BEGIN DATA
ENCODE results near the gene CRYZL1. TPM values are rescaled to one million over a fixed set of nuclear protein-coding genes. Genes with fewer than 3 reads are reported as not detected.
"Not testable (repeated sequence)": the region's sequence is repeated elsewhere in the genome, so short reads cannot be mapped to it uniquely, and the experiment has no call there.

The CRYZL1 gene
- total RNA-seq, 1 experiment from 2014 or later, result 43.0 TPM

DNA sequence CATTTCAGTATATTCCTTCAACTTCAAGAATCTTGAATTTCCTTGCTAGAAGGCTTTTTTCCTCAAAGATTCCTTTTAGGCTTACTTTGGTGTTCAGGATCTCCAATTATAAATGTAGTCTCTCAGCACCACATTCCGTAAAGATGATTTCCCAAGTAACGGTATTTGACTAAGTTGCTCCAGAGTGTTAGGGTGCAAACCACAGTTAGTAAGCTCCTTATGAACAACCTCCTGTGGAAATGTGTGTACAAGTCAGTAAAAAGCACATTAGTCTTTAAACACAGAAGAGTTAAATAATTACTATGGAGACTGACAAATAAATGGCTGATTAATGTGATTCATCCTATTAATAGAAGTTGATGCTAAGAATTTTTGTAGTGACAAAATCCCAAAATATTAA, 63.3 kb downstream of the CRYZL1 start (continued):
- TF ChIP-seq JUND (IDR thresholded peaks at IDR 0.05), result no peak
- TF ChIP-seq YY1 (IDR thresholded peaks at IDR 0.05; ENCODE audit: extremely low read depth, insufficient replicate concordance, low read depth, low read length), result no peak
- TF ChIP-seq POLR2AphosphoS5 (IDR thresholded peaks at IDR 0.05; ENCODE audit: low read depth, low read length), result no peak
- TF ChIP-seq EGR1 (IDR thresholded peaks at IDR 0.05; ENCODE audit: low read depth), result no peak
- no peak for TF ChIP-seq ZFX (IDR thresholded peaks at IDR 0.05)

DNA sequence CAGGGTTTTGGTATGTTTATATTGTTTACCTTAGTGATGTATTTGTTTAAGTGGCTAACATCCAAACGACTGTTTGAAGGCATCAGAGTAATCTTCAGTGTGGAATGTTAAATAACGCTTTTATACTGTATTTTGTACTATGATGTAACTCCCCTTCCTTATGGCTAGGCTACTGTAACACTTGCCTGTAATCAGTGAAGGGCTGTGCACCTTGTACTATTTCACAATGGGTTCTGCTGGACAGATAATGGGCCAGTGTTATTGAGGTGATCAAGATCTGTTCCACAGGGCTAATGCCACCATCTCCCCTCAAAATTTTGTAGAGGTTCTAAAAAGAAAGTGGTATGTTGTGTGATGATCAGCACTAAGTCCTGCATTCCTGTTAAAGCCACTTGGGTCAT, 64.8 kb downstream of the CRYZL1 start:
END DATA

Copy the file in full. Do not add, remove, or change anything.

ENCODE results near the gene CRYZL1. TPM values are rescaled to one million over a fixed set of nuclear protein-coding genes. Genes with fewer than 3 reads are reported as not detected.
"Not testable (repeated sequence)": the region's sequence is repeated elsewhere in the genome, so short reads cannot be mapped to it uniquely, and the experiment has no call there.

The CRYZL1 gene
- total RNA-seq, 1 experiment from 2014 or later, result 43.0 TPM

DNA sequence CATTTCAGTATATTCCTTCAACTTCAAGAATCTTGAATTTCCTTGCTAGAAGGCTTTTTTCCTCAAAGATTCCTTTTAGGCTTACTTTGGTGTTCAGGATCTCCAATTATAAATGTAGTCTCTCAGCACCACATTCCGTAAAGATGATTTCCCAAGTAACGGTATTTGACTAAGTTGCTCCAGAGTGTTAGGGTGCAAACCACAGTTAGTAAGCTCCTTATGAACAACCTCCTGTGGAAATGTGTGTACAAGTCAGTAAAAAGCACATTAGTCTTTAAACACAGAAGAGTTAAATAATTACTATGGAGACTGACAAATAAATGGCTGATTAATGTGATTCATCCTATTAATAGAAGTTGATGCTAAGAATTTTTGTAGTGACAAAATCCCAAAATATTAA, 63.3 kb downstream of the CRYZL1 start (continued):
- TF ChIP-seq JUND (IDR thresholded peaks at IDR 0.05), result no peak
- TF ChIP-seq YY1 (IDR thresholded peaks at IDR 0.05; ENCODE audit: extremely low read depth, insufficient replicate concordance, low read depth, low read length), result no peak
- TF ChIP-seq POLR2AphosphoS5 (IDR thresholded peaks at IDR 0.05; ENCODE audit: low read depth, low read length), result no peak
- TF ChIP-seq EGR1 (IDR thresholded peaks at IDR 0.05; ENCODE audit: low read depth), result no peak
- no peak for TF ChIP-seq ZFX (IDR thresholded peaks at IDR 0.05)

DNA sequence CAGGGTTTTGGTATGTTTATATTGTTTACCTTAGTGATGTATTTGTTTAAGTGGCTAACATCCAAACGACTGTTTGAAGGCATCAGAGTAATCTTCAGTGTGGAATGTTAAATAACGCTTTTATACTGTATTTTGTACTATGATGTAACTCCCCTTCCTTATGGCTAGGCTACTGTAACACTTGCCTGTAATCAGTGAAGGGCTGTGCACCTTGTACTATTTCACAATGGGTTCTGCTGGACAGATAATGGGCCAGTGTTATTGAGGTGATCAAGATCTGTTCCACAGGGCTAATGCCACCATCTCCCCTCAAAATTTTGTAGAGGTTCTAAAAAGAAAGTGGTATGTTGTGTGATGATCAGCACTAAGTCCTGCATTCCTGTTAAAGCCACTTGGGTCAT, 64.8 kb downstream of the CRYZL1 start: